# Visibility analysis with IsoVist

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Categories: PN3+DC3 | Tutorials

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1, Concept

Main goal of the work was to analyse visibility in streets of locality Petrská Čtvrť in Prague. The analysis was purposefully made with standing cars on streets, and then without them to show how big of an impact standing cars have on visibility in the streets.

2, Scripts

Overview of the main script:

a, Data

First, we have to get boundaries of buildings of the area, for that i used openstreetmap.org and downloaded the osm file of the area. With that i was able to upload the data with Elk plug-in into grasshopper.

First i add “file path” locating the file, add “location” and “OSM data” from Elk plug-in and make polylines out of it and fill the insides.

As for the cars, i didnt find any online file for the parking spots, so i had to make them the old way, handly draw each one. The cars and the buildings have to be in the same layer in Rhino. For the comparison later on, second layer has only buildings.

B, Analysis

With the data being done, we can now decide what kind of analysis it should be. I wanted to make path across the locality to analyse all of its roads. So i drew polylines through the streets and uploaded them to grasshopper.

Then i divided the polylines to same length to make observation points for the analysis and made plane in each one to prepare it for next phase.

Those planes and few parameters go into IsoVist component. Now we can also upload the layer with buildings and cars. Since i want only one-way analysis (180° view from each point), ill just work with 0,5 of the count.

From IsoVist i use 2 outputs. Distance for visualisation and points for making the polygons. From these polygons i can calculate the total visible area of the locality. Higher lenghts of visibility are shown as red, lower lenghts as green.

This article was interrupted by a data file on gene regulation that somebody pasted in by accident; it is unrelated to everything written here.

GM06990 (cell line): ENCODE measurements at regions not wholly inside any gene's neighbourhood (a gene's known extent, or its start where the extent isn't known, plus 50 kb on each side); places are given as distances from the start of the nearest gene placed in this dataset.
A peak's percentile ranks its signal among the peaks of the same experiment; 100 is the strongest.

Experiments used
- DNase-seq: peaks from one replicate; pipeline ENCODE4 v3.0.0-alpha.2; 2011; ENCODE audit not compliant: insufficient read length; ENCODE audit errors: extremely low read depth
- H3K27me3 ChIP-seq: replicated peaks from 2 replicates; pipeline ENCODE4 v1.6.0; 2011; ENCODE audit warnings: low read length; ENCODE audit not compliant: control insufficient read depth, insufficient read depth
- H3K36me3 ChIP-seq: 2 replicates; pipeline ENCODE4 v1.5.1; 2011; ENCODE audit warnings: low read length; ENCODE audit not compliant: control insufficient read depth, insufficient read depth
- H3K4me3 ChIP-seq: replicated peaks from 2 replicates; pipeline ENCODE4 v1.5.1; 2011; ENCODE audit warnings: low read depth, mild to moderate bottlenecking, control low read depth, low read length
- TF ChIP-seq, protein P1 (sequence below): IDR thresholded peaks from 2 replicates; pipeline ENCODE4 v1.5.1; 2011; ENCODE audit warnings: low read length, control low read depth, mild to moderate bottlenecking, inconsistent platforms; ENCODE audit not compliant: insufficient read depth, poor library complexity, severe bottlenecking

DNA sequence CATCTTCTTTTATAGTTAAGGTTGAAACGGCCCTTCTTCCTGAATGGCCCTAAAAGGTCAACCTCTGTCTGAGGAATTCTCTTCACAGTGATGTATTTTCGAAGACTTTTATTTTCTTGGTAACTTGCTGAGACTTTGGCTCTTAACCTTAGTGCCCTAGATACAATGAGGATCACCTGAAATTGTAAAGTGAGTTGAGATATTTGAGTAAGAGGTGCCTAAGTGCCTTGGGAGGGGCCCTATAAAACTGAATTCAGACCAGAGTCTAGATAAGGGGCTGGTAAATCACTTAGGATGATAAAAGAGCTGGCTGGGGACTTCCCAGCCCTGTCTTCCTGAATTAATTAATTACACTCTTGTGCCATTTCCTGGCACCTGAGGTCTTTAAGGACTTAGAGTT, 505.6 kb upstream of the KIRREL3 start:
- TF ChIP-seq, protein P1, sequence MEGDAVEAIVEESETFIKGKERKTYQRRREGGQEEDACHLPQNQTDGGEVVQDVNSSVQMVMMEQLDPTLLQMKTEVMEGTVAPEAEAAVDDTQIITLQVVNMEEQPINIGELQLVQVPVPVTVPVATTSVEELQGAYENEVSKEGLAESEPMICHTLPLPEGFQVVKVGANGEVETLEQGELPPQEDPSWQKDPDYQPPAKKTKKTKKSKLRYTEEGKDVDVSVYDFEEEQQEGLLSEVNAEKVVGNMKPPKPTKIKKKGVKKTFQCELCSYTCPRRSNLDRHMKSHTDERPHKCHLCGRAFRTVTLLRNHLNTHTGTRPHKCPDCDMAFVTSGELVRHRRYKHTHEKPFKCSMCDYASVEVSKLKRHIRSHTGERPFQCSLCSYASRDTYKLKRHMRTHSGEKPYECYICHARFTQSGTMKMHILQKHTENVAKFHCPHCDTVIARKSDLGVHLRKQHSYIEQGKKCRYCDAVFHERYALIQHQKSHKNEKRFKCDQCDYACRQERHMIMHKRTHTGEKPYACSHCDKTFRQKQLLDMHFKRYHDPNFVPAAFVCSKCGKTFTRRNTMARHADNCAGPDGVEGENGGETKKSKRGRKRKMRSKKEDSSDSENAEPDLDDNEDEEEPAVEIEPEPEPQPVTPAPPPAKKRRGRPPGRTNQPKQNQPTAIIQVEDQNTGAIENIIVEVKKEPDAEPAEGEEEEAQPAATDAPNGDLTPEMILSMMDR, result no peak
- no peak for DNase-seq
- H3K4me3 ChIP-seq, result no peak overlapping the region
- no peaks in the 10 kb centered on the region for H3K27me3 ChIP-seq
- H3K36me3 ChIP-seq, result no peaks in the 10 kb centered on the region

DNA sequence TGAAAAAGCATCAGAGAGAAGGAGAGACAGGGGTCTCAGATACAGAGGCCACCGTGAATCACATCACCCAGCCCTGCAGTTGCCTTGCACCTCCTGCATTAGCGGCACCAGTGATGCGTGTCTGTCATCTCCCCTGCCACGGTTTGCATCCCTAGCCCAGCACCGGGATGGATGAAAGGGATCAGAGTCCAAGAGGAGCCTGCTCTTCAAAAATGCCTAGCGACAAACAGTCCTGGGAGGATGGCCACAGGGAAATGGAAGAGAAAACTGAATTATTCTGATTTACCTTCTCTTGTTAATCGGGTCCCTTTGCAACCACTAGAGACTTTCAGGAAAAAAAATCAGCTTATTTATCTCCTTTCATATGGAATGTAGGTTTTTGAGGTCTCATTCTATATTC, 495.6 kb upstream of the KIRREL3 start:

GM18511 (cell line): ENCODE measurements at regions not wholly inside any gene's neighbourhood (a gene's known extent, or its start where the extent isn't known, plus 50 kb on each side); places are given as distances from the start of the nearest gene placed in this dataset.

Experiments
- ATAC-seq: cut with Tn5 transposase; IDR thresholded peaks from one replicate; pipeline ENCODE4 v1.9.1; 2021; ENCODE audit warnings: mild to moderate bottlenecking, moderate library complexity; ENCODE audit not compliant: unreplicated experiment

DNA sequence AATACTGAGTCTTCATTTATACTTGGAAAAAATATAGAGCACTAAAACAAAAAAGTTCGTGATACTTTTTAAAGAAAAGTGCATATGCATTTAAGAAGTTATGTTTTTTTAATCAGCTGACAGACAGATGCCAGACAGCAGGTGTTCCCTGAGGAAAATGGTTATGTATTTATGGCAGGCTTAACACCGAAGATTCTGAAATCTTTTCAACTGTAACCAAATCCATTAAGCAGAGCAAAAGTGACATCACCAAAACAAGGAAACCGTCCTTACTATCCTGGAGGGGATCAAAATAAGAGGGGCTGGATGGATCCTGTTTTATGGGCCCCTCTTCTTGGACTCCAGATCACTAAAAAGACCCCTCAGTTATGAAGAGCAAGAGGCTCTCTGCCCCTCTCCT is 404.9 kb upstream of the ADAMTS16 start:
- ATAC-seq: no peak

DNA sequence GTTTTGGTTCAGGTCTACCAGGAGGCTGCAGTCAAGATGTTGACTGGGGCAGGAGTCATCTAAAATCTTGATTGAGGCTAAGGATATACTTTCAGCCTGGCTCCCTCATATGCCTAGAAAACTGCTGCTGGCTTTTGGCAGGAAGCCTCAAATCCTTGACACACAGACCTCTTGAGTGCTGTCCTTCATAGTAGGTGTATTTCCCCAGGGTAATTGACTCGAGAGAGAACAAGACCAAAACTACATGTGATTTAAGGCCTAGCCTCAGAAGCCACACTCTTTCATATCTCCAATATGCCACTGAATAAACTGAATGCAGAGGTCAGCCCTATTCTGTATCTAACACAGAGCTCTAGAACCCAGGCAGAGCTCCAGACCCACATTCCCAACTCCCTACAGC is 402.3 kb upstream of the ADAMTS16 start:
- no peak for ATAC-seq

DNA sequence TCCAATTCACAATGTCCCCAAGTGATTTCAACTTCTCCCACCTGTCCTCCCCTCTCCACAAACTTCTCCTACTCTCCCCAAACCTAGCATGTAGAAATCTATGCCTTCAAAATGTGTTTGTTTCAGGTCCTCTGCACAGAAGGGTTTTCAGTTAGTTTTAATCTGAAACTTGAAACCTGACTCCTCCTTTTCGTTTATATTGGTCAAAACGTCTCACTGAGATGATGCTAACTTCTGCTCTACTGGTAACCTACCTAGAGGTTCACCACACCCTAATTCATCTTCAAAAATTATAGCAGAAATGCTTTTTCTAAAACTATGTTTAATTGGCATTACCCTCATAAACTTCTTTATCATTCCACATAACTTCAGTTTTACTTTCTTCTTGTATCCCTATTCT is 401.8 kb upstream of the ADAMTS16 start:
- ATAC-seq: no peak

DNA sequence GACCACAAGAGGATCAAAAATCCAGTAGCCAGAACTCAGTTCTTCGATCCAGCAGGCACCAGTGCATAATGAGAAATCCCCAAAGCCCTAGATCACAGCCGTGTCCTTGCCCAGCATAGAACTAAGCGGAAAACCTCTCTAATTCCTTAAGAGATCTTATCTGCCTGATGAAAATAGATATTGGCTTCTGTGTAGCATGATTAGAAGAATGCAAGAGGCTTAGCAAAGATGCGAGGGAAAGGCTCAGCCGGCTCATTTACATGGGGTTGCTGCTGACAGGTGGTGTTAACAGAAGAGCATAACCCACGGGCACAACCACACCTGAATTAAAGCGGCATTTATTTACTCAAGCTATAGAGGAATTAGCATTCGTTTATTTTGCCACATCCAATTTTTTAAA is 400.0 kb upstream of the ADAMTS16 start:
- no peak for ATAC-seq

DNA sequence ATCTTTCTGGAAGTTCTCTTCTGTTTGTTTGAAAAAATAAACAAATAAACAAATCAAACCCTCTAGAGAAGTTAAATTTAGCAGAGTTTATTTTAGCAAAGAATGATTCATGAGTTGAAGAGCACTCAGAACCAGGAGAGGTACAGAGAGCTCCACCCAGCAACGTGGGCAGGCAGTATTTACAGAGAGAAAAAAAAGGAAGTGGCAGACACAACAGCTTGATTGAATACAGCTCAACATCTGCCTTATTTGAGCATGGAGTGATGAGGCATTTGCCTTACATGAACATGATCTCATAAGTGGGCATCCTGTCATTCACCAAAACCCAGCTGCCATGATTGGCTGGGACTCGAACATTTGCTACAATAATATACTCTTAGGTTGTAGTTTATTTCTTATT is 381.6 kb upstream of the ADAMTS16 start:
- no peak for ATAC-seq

Now i did the same thing again, but now without the cars. For that i will need another layer with boundaries of the buildings.

In the last part i just compare the two result, in this case the visible area without cars is 184% of the area with cars (or 1,84 times larger).

Final result, again with red being high visibility and green being low visibility:

B.2 Other types of script

With the help from decodingspaces tutorial (https://toolbox.decodingspaces.net/tutorial-2d-and-3d-isovists-for-visibility-analysis/) i was able to make another 2 scripts that can show the data in different ways.

• Point based visualisation

First of those two is point based visualisation along the given paths. In this script, we can connect paths we created before and upload them one by one into the GH. With “Evaluate curve” we can move along every path.

This time, we use IsoVist from DecodingSpaces plug-in. After deciding on parameters like viewing range and angle, the components gives us, among other things, area in each point on the path. We can then record those areas and put them in a graph. This script can be good for showing changes of visibility along a given path separately.

• Analyse grid

Second script is used to make a visual grid on the given area. This grid can visualise many things (like circularity or compactness), in this case i was interested in “Area”. That means the script calculates how much visible area is there from each grid cell, and then paints this cell accordingly. At the end it gives us a kind of a heat map of visibility in a given area.
First, we choose our desired grid boundary and connect it, along with boundaries of buildings, into the DecodingSpaces component “Analysis grid”. We can later connect this into the IsoVist component with stuff like viewing range and angle like before.

With the Isovist Properties we can get data to visualisate the grid. Here i go through the data available (click on image below to see gif). Note: With large boundary and small grid cell size, this can be pretty hardware heavy.

Images with 3D model in place:

3, Renders of the area without cars

As removing cars from the locality was also my studio work, renders are also done. (Shout-out to my 3 colleagues i did the work with).

4, Thanks and files

Thanks belong to teacher for helping me with the project. Next to openstreetmap and Elk plugin authors for providing the necessary data and plug-in. Big thanks to DecodingSpaces for their amazing work, plug-in, tutorials and example files i could experiment with. Lastly to other online tutorial’s authors from which i was able to learn.
Under are files to download (terrain isnt included in Rhino file due to large file size).